November 30: Lucille Ball and Desi Arnaz Marry in Greenwich

  Lucille Ball and Desi Arnaz, two of the most famous entertainers in the history of American television, first met in 1940, over a decade before their mega-hit sitcom, I Love Lucy, first aired. Ball, already well known as a model and Broadway actress, and Arnaz, a popular Cuban bandleader, met on the set of Too…

November 29: Connecticut’s Presidential Portrait Painter

  Today in 1982, a very special delivery was received at the White House: a stunningly photo-realistic portrait of President Jimmy Carter, painted by Connecticut artist Herbert E. Abrams. The painting was President Carter’s official White House portrait, and after viewing it, White House curator Clement Conger declared Abrams the best contemporary artist he had…

November 28: This Legendary State Librarian Rewrote the Book.

  Today in 1900, Granby native George Seymour Godard was appointed Connecticut’s third State Librarian. The hand-picked choice of his predecessor Charles J. Hoadley, who had died the month before, Godard served as State Librarian for 35 years. During that time, he radically expanded the mission of the state library system, and made the Connecticut…

November 27: Connecticut Passes Its Own Equal Rights Amendment

  In 1972, Connecticut was one of over 30 states that voted to ratify the Equal Rights Amendment (E.R.A.) as passed by Congress, which expressly prohibited discrimination based on a person’s sex. The federal E.R.A would have become the 27th Amendment to the U.S. Constitution upon ratification by 3/4 of the states in the Union,…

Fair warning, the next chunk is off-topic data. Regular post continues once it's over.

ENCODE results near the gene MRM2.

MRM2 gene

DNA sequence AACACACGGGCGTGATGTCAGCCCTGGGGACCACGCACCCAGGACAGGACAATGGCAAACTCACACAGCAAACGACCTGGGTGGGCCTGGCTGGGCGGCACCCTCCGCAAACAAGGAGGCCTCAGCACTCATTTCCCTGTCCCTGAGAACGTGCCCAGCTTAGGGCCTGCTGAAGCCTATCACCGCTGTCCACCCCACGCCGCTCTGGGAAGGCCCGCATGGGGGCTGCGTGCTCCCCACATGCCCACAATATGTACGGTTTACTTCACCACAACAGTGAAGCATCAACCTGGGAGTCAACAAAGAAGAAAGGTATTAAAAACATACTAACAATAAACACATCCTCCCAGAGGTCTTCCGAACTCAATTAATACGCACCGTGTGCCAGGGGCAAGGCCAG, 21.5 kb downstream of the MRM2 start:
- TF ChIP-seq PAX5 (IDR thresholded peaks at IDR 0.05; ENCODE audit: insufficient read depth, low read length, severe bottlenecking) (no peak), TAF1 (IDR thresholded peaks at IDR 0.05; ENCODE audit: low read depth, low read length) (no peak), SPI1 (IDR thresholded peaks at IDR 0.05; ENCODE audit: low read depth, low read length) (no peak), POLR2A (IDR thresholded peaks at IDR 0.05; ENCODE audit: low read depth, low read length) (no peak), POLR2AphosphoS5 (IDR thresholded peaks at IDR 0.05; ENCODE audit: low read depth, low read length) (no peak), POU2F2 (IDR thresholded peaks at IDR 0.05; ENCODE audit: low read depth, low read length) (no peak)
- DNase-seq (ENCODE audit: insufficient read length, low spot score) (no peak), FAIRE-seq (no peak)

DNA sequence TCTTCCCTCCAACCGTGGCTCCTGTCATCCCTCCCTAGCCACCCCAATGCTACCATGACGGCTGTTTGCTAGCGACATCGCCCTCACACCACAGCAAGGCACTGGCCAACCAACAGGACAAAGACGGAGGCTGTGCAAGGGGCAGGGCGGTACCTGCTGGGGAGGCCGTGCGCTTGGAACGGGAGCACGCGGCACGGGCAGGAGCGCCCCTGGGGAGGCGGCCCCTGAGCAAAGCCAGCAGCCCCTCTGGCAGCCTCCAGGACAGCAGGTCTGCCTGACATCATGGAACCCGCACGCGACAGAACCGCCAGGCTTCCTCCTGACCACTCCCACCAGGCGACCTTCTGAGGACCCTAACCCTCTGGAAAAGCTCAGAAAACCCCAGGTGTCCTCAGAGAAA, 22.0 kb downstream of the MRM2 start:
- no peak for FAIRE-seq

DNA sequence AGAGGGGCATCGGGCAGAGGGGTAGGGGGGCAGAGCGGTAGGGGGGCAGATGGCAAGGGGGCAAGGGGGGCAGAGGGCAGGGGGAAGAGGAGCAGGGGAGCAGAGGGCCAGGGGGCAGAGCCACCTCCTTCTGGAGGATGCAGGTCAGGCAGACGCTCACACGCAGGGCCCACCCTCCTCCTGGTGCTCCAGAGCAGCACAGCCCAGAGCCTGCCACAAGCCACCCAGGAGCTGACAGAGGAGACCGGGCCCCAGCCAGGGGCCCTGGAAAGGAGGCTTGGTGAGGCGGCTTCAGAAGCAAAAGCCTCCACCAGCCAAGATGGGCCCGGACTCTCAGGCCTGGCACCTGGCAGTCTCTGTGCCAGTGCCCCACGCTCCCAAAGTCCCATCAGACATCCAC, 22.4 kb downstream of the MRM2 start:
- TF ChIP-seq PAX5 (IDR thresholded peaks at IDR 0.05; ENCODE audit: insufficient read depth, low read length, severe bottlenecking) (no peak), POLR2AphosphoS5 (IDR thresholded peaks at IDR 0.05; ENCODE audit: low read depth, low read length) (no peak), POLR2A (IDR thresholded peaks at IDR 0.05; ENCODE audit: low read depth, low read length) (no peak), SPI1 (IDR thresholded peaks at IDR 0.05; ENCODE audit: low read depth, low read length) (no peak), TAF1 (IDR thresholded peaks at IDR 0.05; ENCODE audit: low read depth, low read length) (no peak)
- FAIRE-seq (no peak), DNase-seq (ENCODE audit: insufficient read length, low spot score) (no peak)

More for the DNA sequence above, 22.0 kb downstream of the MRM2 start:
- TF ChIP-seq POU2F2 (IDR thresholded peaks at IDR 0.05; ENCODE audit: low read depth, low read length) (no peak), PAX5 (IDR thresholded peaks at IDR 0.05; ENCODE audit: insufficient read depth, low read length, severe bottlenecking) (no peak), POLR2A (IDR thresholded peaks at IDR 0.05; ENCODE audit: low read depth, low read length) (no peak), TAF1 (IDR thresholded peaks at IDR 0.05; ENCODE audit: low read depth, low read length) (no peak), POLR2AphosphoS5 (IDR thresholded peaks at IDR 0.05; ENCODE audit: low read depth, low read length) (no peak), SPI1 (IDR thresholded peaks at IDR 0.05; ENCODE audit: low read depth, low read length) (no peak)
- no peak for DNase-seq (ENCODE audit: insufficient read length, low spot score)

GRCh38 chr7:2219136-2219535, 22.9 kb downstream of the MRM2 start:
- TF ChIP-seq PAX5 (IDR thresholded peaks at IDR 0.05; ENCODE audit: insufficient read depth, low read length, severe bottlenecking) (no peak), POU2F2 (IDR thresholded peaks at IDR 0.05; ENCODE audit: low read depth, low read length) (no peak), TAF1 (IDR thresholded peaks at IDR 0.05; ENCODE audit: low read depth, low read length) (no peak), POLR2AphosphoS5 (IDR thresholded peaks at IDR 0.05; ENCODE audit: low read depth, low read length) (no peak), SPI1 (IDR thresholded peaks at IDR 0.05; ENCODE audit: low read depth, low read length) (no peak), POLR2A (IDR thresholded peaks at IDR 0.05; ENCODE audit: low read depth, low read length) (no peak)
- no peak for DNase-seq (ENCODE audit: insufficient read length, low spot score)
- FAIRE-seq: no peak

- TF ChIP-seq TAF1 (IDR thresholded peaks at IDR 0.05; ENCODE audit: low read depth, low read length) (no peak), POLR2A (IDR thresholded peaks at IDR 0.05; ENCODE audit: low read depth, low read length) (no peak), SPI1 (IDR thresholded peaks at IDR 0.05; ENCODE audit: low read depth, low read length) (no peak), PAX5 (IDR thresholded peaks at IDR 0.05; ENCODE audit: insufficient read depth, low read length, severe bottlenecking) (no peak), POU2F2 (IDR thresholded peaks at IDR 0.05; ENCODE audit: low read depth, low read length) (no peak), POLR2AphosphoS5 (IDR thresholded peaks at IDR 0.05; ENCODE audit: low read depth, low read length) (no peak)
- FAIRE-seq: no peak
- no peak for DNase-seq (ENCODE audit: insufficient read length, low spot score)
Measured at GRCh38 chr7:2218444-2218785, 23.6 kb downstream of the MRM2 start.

November 26: The Oldest Congregational Church in America

  As the oldest continuously active Congregational church in the United States, the First Congregational Church of Windsor, Connecticut has celebrated more anniversaries than nearly any other church in the country. One of the most memorable anniversaries in the congregation’s existence was its 275th anniversary, celebrated on November 26, 1905. That year, the church organized…

November 25: María Colón Sánchez, “La Madrina” of Hartford

  María Colón Sánchez arrived in Hartford at the age of 28 in 1954, one of thousands of Puerto Ricans who moved to Connecticut in search of better economic opportunity during the mid-20th century. Within a few years, she had saved up enough money to open a convenience store, Maria’s News Stand, on Albany Avenue,…

November 23: Connecticut’s First African-American Civil War Regiment

  In late May of 1863, nearly six months after President Abraham Lincoln’s Emancipation Proclamation declared that all black men and women in slave-holding Confederate states were free, the Federal government created the Bureau of Colored Troops, effectively authorizing the use of black troops throughout the Union Army. While some Northern states quickly raised their…

November 19: The Silver City Goes International

  Today in 1898, the International Silver Company, one of Connecticut’s most famous and globally recognized brands, was formally incorporated in Meriden. The central Connecticut city had already established a national reputation as a leading producer of silver and silver-plated goods by the late 19th century, earning it the nickname “the Silver City.” By 1898,…

November 18: A Colt Family Murder Story with Two Surprise Endings

  Today in 1842, hours after he had married his beautiful mistress and moments before he was to be hanged for murder, gunmaker Samuel Colt’s brother John took his own life with a six-inch-long Bowie knife in a New York City prison cell. In doing so, he cheated the “sweating, swearing mob” of 400 invited…